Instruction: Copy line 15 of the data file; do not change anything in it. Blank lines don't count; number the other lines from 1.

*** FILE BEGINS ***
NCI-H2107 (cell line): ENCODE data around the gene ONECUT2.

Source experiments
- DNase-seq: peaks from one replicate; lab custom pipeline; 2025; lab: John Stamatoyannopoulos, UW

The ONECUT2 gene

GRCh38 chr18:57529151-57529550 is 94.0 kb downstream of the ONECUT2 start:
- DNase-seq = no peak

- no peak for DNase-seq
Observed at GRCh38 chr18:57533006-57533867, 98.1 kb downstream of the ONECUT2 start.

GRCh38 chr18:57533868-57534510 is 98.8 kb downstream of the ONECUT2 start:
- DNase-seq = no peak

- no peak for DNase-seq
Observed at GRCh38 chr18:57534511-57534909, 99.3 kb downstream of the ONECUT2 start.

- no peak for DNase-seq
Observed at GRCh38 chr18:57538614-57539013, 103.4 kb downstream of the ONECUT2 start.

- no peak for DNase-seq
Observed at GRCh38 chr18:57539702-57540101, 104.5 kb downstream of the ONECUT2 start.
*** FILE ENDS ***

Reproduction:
- no peak for DNase-seq